Dan Arbell
Dan Arbell at a kids baseball game organized by the embassy. Photo by Natasha Mozgovaya
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The suspension of Dan Arbell, Deputy Chief of Mission at the Washington Israeli Embassy, has stunned Foreign Ministry officials.

Jerusalem officials who spoke with Arbell said he was shocked by the harsh dismissal and the widely distributed memorandum sent out by the ministry director general on Tuesday. "He feels like a man publicly stabbed in the city square," one official said.

Arbell was relieved of his duties after admitting he had leaked sensitive information to an Israeli journalist more than two years ago. The article that was published dealt with a dialogue between Israeli and U.S. officials about Iran's nuclear program.

The Americans complained to Israeli officials about the article, prompting then National Security Adviser Uzi Arad to push for a Shin Bet security service investigation into the affair. Arad himself was dismissed from his post in the Prime Minister's Bureau after being suspected of another leak.

The first victim in the affair was Alon Bar, head of the Foreign Ministry's strategic affairs department, who was dismissed after being accused of leaking to the press. However, he was later exonerated by the Shin Bet; his security clearance was restored and he was appointed ambassador to Spain.

It is not clear why Arbell was suspended so long after the affair. Senior ministry officials said yesterday the decision was made by ministry director general Rafael Barak. Others said the Shin Bet had demanded taking harsh measures against him.

"Barak's conduct has raised a lot of anger," a senior ministry official said. "Two and a half years the apparent 'criminal' served as deputy ambassador in Washington, a very senior post, and suddenly they remembered to relieve him of his duties. This isn't an espionage case, not even similar to Wikileaks. At worst it's a slip of the tongue," he said.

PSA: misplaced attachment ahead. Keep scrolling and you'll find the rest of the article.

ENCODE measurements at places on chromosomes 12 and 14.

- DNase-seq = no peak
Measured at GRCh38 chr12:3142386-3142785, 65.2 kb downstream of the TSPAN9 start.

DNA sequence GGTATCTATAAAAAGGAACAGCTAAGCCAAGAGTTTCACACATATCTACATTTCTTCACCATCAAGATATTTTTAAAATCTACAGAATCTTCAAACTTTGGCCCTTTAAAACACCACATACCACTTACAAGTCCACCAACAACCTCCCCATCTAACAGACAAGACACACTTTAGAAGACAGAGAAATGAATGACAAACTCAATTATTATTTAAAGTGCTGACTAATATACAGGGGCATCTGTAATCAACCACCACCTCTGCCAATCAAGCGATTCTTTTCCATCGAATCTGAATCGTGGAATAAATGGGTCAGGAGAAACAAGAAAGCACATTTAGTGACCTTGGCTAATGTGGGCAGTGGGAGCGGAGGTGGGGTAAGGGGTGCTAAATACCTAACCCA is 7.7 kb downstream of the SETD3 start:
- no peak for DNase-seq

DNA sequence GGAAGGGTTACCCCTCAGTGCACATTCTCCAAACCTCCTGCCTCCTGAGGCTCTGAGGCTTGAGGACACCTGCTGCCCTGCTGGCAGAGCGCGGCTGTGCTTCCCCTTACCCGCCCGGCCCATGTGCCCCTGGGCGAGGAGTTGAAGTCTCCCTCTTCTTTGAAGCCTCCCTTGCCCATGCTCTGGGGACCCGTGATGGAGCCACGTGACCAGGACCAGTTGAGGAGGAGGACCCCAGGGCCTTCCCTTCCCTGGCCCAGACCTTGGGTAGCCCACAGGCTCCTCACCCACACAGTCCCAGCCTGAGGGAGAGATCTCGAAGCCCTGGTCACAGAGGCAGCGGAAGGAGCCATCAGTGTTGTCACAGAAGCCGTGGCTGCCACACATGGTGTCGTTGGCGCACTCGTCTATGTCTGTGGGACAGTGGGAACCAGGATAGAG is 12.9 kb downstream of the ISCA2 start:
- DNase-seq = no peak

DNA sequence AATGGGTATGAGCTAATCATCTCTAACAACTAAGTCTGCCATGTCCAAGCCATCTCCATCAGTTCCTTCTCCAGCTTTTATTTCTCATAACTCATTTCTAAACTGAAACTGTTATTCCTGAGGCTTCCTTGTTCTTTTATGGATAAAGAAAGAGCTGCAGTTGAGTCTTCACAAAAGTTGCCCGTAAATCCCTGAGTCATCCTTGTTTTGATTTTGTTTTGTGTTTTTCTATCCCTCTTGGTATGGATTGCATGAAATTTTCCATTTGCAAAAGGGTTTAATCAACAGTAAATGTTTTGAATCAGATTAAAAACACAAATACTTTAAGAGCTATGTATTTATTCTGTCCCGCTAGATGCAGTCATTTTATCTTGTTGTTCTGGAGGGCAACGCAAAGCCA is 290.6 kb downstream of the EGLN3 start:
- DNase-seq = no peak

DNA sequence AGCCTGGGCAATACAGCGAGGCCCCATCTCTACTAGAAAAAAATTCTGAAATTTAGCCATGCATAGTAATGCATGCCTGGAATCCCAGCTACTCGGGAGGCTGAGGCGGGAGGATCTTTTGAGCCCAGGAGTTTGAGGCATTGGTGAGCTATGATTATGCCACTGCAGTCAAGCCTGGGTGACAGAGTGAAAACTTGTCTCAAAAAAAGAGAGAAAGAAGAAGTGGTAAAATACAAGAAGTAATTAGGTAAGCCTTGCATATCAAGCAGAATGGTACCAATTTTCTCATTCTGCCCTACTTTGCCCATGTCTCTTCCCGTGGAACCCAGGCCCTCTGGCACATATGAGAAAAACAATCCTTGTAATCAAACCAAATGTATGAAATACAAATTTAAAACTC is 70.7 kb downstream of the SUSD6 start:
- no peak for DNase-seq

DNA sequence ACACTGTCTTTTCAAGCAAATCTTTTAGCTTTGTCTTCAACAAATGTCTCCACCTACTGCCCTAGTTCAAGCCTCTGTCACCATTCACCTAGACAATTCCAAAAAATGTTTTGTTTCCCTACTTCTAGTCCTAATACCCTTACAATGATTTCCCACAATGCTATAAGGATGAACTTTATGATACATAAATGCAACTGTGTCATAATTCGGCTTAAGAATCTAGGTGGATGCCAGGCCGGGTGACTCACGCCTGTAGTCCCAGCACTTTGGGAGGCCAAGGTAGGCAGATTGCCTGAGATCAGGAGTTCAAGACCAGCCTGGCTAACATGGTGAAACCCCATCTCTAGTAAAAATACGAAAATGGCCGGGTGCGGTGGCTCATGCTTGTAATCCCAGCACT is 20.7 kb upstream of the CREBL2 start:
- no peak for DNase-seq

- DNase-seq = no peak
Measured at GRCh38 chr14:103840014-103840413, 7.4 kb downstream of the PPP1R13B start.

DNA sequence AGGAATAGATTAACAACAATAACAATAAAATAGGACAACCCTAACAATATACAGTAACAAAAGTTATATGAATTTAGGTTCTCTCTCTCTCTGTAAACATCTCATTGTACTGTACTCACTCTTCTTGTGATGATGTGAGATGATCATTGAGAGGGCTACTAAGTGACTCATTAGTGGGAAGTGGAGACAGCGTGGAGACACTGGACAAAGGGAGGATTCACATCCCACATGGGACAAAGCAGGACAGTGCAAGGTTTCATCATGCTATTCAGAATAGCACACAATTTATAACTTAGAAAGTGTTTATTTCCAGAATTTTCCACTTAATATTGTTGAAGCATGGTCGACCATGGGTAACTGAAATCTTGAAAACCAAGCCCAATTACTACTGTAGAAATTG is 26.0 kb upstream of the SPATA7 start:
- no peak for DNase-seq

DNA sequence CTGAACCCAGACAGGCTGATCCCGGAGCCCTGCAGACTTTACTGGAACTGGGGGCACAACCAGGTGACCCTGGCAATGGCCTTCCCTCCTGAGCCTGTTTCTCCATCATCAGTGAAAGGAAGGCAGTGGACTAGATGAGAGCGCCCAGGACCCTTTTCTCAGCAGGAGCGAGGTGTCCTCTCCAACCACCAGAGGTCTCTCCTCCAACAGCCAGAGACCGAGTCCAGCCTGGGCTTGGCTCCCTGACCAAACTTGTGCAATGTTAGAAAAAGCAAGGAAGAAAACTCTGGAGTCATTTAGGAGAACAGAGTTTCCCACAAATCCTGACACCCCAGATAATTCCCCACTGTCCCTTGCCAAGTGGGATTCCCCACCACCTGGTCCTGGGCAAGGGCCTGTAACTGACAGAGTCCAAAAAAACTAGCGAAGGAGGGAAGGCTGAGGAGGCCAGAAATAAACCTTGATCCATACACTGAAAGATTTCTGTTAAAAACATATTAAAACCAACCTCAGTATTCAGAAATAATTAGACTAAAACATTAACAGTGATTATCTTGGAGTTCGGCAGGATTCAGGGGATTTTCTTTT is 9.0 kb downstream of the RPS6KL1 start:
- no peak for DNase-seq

A number of Israeli diplomats said Arbel's case was another example of the witch hunt being conducted in the ministry in the past two years against anyone suspected of having contacts with journalists.

Several ministry workers said they assume their office telephone lines and the cellphone they received from the ministry for work purposes were tapped.

"Since (Avigdor ) Lieberman's appointment as foreign minister there's a real sense of fear," a senior official said. "At every meeting we hear threats of Shin Bet investigations, lie detector tests and looking at workers' conversations to see who is in touch with journalists. It's Lieberman's policy, but former director general Yossi Gal and the current one, Barak, totally cooperate with it."

The fear of being accused of leaking to the press has paralyzed a considerable part of the ministry's work, especially vis-a-vis the international and Israeli media. The media and public diplomacy department has been repeatedly reduced and the ministry's spokespeople are excluded from activities pertaining to policy and debates.

The ministry has also restricted journalists' entry to the ministry and background talks with journalists have become rare. In some cases, even when a journalist's request for a background conversation is approved, no diplomat is willing to brief him.